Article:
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Election 2018: Rep. Kevin Cramer talks about decision to run for Senate

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FARGO, N.D.—It'll be the most expensive political race the state of North Dakota has ever seen: the U.S. Senate race between Heidi Heitkamp and Kevin Cramer.

The candidates alone say they'll each spend about $10 million on advertising.

Heitkamp is seeking her second term.

Cramer just jumped into the race in February, after some encouragement from the White House and oil country.

WDAY's Dana Mogck spoke one-on-one with both candidates.

We start with Congressman Cramer.

"I not only represented the best opportunity to win the seat but perhaps the only likely opportunity to win the seat," said Cramer.

Cramer says this race will "determine the direction of the nation and the soul of the Senate."

It took months to get him to run.

He said no to other Republicans, no to the President.

He didn't want to risk losing his seat in the House.

"Both Chris and I felt compelled to do what we needed to do to help our state and to help our country," said Cramer.

But it was a call from oil tycoon Harold Hamm, whose net worth is $18 billion, that finally tipped the scales.

"When Harold talked to my wife Chris, he said, 'if Kevin does this, if you guys get into this, I will be his national finance chairman.' That was pretty compelling," said Cramer.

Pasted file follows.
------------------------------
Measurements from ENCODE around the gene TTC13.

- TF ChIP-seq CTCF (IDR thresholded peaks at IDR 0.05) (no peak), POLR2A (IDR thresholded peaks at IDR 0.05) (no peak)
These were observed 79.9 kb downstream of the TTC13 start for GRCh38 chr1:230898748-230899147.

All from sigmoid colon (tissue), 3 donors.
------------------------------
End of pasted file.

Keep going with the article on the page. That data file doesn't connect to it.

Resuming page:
Cramer and Heitkamp were elected on the same day in 2012.

Cramer has cruised to victories every two years.

"Yeah, it's a risk. It's tough, but at the end of the day, your country is worth it."

Cramer is banking on the "Trump Effect."

The President carried the deeply red state by 36 points in 2016.

Cramer was criticized for saying not voting with the President is like cheating on your wife.

But he doesn't shy away from the microphone.

He says he's done 300 talk radio shows this year and town hall meetings that turn vocal and confrontational.

"I have more respect for an advocate who opposes me than I do for a coward who supports me," said Cramer.

He knows the race will surely make North Dakota a hot spot.

The Vice President was here.

The President was here, he'll likely make another trip.

But the three-term congressman says this race will come down to voting records.

"When I look at the Trump agenda — rolling back regulations, rolling back taxes, creating more jobs, securing our borders, supporting our troops — I feel pretty confident."

You can find Dana's interview with his opponent, Sen. Heidi Heitkamp, here

Dana Mogck

WDAY Television News Anchor/Producer - Dana was born and raised in Fargo, ND. He graduated from Moorhead State University with a degree in Mass Communications. Dana has been with WDAY Television since 1983. In November 1999, Dana was named co-anchor and producer of the 6pm and 10pm News.

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